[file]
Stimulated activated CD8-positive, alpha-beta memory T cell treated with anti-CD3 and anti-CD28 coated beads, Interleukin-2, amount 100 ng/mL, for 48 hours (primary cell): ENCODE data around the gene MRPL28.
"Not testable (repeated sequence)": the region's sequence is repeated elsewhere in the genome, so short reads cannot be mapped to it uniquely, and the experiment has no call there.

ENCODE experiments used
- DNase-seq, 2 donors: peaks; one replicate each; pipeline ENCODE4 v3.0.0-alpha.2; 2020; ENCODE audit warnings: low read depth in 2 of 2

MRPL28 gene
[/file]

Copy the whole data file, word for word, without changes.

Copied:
Stimulated activated CD8-positive, alpha-beta memory T cell treated with anti-CD3 and anti-CD28 coated beads, Interleukin-2, amount 100 ng/mL, for 48 hours (primary cell): ENCODE data around the gene MRPL28.
"Not testable (repeated sequence)": the region's sequence is repeated elsewhere in the genome, so short reads cannot be mapped to it uniquely, and the experiment has no call there.

ENCODE experiments used
- DNase-seq, 2 donors: peaks; one replicate each; pipeline ENCODE4 v3.0.0-alpha.2; 2020; ENCODE audit warnings: low read depth in 2 of 2

MRPL28 gene